In this chapter you will learn about the individual building blocks of Ajax and how they fit together to form the architecture of an Ajax application. Subsequent chapters will examine these components in more detail, finally assembling them into a working Ajax application.
The Need for Ajax
In the following parts of the book, we shall discuss each of the core components in detail.
Before discussing the individual components, though, let's look in more detail at what we want from our Ajax application.
Traditional Versus Ajax Client-Server Interactions
For instance, you may complete the data entry fields of a form, editing and re-editing your entries as much as you want, knowing that the data will not be sent to the server until the form is finally submitted.
Figure 3.1 illustrates this interaction.
After you submit a form or follow a navigation link, you then must wait while the browser screen refreshes to display the new or revised page that has been delivered by the server.
As your experience as an Internet user grows, using this interface becomes almost second nature. You learn certain rules of thumb that help to keep you out of trouble, such as "don't click the Submit button a second time," and "don't click the Back button after submitting a form."
Unfortunately, interfaces built using this model have a few drawbacks. First, there is a significant delay while each new or revised page is loaded. This interrupts what we, as users, perceive as the "flow" of the application.
Furthermore, a whole page must be loaded on each occasion, even when most of its content is identical to that of the previous page. Items common to many pages on a website, such as header, footer, and navigation sections, can amount to a significant proportion of the data contained in the page.
Figure 3.2 illustrates a website displaying pages before and after the submission of a form, showing how much identical content has been reloaded and how relatively little of the display has actually changed.
This unnecessary download of data wastes bandwidth and further exacerbates the delay in loading each new page.
By the Way: Bandwidth refers to the capacity of a communications channel to carry information. On the Internet, bandwidth is usually measured in bps (bits per second) or in higher multiples such as Mbps (million bits per second).
The Rich User Experience
The combined effect of the issues just described is to offer a much inferior user experience compared to that provided by the vast majority of desktop applications.
On the desktop, you expect the display contents of a program to remain visible and the interface elements to respond to commands while the computing processes occur quietly in the background. As I write this chapter using a word processor, for example, I can save the document to disk, scroll or page up and down, and alter font faces and sizes without having to wait on each occasion for the entire display to be refreshed.
Ajax allows you to add to your web application interfaces some of this functionality more commonly seen in desktop applications and often referred to as a rich user experience.
To improve the user's experience, you need to add some extra capabilities to the traditional page-based interface design. You want your user's page to be interactive, responding to the user's actions with revised content, and be updated without any interruptions for page loads or screen refreshes.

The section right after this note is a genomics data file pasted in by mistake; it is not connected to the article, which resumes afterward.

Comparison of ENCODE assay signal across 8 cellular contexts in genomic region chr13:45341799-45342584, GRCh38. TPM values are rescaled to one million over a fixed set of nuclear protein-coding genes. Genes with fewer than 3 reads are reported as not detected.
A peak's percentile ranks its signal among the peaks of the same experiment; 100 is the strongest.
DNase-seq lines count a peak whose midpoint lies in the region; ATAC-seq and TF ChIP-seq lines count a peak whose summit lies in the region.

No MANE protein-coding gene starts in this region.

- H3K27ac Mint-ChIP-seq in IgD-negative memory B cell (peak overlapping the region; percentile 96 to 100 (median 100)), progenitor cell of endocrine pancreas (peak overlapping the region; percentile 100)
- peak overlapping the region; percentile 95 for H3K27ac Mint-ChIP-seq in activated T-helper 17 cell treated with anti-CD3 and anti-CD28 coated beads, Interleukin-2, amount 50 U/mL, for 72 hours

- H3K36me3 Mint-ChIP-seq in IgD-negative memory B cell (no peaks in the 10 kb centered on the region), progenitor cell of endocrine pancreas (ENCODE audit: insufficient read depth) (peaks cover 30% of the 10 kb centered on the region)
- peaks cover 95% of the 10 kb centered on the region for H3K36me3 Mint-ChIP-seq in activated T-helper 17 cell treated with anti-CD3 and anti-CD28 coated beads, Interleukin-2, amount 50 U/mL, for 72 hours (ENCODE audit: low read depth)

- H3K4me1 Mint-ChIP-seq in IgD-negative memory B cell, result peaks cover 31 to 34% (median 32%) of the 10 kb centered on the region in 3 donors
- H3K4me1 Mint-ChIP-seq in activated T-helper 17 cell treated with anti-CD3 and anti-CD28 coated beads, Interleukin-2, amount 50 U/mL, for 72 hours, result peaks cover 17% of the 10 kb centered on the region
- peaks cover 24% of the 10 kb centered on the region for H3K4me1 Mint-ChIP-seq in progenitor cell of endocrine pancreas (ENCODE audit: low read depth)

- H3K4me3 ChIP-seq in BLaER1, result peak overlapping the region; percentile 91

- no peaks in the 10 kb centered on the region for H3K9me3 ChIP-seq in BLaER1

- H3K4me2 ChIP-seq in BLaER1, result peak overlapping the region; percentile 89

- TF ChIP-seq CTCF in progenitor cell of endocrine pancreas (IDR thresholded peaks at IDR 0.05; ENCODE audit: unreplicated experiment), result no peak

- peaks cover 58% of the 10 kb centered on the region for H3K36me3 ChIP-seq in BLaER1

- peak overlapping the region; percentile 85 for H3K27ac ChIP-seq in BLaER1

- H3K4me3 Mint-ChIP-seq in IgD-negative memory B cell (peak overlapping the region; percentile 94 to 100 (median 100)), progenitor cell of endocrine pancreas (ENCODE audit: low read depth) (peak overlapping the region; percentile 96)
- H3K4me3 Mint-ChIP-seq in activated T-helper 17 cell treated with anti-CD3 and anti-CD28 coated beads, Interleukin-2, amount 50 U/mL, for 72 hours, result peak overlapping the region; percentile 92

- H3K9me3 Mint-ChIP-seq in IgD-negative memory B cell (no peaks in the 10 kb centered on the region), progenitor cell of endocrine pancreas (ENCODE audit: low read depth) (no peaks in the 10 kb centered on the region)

To achieve this, Ajax builds an extra layer of processing between the web page and the server.
This layer, often referred to as an Ajax Engine or Ajax Framework, intercepts requests from the user and in the background handles server communications quietly, unobtrusively, and asynchronously. By this we mean that server requests and responses no longer need to coincide with particular user actions but may happen at any time convenient to the user and to the correct operation of the application. The browser does not freeze and await the completion by the server of the last request but instead lets the user carry on scrolling, clicking, and typing in the current page.
The updating of page elements to reflect the revised information received from the server is also looked after by Ajax, happening dynamically while the page continues to be used.
Figure 3.3 represents how these interactions take place.
A Real Ajax Application-Google Suggest
To see an example of an Ajax application in action, let's have a look at Google Suggest. This application extends the familiar Google search engine interface to offer the user suggestions for suitable search terms, based on what he has so far typed.
With each key pressed by the user, the application's Ajax layer queries Google's server for suitably similar search phrases and presents the returned data in a drop-down box. Along with each suggested phrase is listed the number of results that would be expected for a search conducted using that phrase. At any point the user has the option to select one of these suggestions instead of continuing to type and have Google process the selected search.
Because the server is queried with every keypress, this drop-down list updates dynamically as the user types-with no waiting for page refreshes or similar interruptions.
Next let's identify the individual components of such an Ajax application and see how they work together.
By the Way: Google has presented other Ajax-enabled applications that you can try, including the gmail web mail service and the Google Maps street mapping program. See the Google website for details.